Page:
Office of the State Auditor logo

For Immediate Release
September 2, 2020

Contact: Donald McFarland
Phone: 651-236-0494

The big story is in the small numbers

Saint Paul, MN – Earlier today, State Auditor Julie Blaha released the 2019 Asset Forfeiture Report. The annual report provides accountability and transparency for the system of asset forfeitures that are governed by Minnesota statutes. The data provided highlights trends in value and number of forfeitures as well as the types of property and crimes involved.

“The data shows that when it comes to the impact of forfeitures, the big story is in the small numbers,” said Auditor Blaha. “The majority of forfeitures are of cash and property that nets less than $1500. Those kinds of amounts have a small impact on government systems, but they have a big impact at the individual level.”

Blaha continued, “If you are managing a public safety budget, small forfeitures are a minor and unpredictable part of your revenue stream. But if you are a low income person experiencing a forfeiture, those amounts can have a big effect on your life. Having a few hundred dollars seized can mean the difference between making rent or homelessness. Losing that old car can lead to missing work and losing your job.”

“Forfeiture reform efforts in the legislature this past session considered restricting forfeitures smaller than $1500,” added Blaha. “The total net value of forfeitures under $1500 in Minnesota in 2019 was approximately $1.5 million. On a system level, a change that size is manageable. On an individual level, those changes could make a big impact. Future legislatures would be wise to continue those discussions.”

Other major trends in the data have been relatively consistent over the past five years. While the number of completed forfeitures decreased between 2018 and 2019, there was an increase of 15 percent in reported forfeitures over the past five years.

This year’s report shows that in Minnesota, the most common criminal activities leading to asset forfeiture were Driving Under the Influence (DUI) and controlled substance-related, accounting for 94 percent of the reported forfeitures. Over the last five years, the total number of DUI and controlled substance related forfeitures increased 21 and 13 percent respectively.

Highlights of the report include:

  • In 2019, 317 Minnesota law enforcement agencies reported a total of 7,708 completed forfeitures. This compares to 8,091 completed forfeitures in 2018.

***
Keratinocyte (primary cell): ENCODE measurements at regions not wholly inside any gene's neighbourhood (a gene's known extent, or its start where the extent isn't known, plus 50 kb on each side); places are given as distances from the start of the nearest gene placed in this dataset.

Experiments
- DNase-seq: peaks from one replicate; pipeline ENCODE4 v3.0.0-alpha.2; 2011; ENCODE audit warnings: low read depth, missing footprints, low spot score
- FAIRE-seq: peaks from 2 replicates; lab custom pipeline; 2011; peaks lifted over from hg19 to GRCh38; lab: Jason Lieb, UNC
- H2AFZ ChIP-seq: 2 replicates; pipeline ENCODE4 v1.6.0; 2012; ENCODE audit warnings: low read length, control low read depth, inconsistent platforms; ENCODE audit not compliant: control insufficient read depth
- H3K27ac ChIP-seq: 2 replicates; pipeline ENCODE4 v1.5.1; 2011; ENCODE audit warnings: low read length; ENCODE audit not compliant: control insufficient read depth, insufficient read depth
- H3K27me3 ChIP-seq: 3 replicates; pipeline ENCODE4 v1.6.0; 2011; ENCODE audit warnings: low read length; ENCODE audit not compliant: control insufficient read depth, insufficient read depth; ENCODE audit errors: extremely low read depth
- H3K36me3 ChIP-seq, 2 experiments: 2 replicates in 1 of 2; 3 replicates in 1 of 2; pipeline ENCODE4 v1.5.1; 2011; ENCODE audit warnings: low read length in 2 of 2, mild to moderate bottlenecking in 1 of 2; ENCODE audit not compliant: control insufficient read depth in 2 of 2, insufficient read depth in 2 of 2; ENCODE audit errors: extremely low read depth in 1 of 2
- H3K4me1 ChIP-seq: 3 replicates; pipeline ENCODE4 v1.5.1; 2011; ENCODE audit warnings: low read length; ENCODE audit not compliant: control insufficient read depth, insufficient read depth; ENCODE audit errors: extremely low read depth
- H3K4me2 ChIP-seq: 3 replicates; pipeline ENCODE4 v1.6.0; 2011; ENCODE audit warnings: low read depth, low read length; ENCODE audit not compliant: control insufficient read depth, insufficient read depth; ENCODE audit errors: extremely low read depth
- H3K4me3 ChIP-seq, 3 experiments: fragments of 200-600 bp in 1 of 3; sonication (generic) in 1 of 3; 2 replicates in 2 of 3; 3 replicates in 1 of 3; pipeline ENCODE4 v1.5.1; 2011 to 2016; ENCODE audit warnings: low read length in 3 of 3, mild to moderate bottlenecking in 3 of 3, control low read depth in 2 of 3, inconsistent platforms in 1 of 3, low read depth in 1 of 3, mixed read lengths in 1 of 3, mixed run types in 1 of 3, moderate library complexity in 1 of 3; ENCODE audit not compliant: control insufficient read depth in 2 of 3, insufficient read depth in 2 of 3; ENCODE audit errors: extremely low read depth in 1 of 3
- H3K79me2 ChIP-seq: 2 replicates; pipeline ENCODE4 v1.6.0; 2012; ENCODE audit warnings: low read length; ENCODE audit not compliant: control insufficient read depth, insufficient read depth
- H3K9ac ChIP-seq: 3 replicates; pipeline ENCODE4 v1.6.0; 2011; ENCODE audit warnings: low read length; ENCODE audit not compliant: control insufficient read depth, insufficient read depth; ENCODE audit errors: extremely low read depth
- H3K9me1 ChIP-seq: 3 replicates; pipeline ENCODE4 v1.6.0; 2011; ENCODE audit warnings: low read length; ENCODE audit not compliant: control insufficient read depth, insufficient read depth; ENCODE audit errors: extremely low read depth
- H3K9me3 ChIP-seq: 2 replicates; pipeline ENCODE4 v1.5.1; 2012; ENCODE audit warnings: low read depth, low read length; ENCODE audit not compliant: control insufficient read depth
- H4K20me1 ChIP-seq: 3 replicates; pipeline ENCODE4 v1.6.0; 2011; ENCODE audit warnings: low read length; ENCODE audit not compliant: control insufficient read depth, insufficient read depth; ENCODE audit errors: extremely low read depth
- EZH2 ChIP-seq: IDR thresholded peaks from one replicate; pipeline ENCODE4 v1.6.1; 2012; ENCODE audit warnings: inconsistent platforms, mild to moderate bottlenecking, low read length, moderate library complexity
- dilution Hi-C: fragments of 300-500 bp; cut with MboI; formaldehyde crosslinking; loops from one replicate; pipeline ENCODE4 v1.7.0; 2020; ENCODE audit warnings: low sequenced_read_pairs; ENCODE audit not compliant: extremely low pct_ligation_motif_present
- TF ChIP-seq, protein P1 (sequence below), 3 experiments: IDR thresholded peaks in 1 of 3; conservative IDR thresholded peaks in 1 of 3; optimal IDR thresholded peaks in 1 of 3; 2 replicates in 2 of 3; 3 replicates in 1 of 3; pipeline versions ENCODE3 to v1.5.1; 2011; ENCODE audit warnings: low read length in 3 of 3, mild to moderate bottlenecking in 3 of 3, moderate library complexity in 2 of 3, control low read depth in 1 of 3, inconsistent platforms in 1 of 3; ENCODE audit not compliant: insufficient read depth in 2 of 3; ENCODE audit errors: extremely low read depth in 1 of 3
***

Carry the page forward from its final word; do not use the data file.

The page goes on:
• Of the 7,708 completed forfeitures reported in 2019, 4,351 involved seized cash, property that was sold, or an agreement that required monetary compensation to the agency. The total value of net proceeds from these forfeitures was $7,525,857.
  • In 2019, gross sales of forfeited property or seized cash totaled $10,487,082; administrative expenses, and lien holders’ obligations totaled $1,949,184; amount returned totaled $1,277,462; and net proceeds totaled $ 7,525,857.
  • The agencies with 100 or more completed forfeitures in 2019 were: the Minnesota State Patrol (1,383); Southeast Minnesota Narcotics and Gang Task Force (211); Wright County Sheriff’s Office (190); Minneapolis Police Department (185); CEE-VI Drug Task Force (166); Dakota County Drug Task Force (155); Bloomington Police Department (134); Saint Paul Police Department (134); Rochester Police Department (114); and Blaine Police Department (109).
  • In 2019, vehicles accounted for 65 percent of property seized, followed by cash at 25 percent, firearms at 9 percent, and other property at 1 percent.
  • The most common criminal activities leading to seizure, forfeiture, and final disposition of property in 2019 were DUI-related and controlled substance, accounting for 94 percent of the forfeitures. DUI-related forfeitures accounted for 3,654, or 47 percent, of reported forfeitures, while forfeitures involving a controlled substance accounted for 3,611, or 47 percent, of reported forfeitures. The remaining forfeitures involved fleeing (251), prostitution (69), “other” crimes (36), weapons (31), robbery/theft (23), assault (20), and burglary (13).
  • For 2019, 134 agencies reported that they did not process any property under the forfeiture statutes, compared to 138 in 2018.

The forfeitures presented in this report only reflect property forfeited under Minnesota state statutes. Property forfeited under federal statutes is reported to the U.S. Department of Justice (DOJ) and the U.S. Department of the Treasury (USDT). The data can be found on the DOJ website and the USDT website.

For background purposes, the Minnesota Legislature authorized local law enforcement agencies to use forfeited property for law enforcement purposes or sell the property and use the proceeds of the sale for authorized agency activities in 1971. State laws governing property that is subject to forfeiture proceedings, and the actual disposition of the forfeited property, have changed considerably since inception. A more detailed history of Minnesota forfeiture legislation can be found on pages 5-7 of the report.

To view the complete report go to: https://www.auditor.state.mn.us/default.aspx?page=2019AssetForfeitRpt

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The Office of the State Auditor is the constitutional office that oversees nearly $40 billion in local government finances for Minnesota taxpayers. The Office of the State Auditor helps to ensure financial integrity and accountability in local government financial activities. Julie Blaha is Minnesota’s 19th State Auditor. Follow us on Twitter @MNStateAuditor.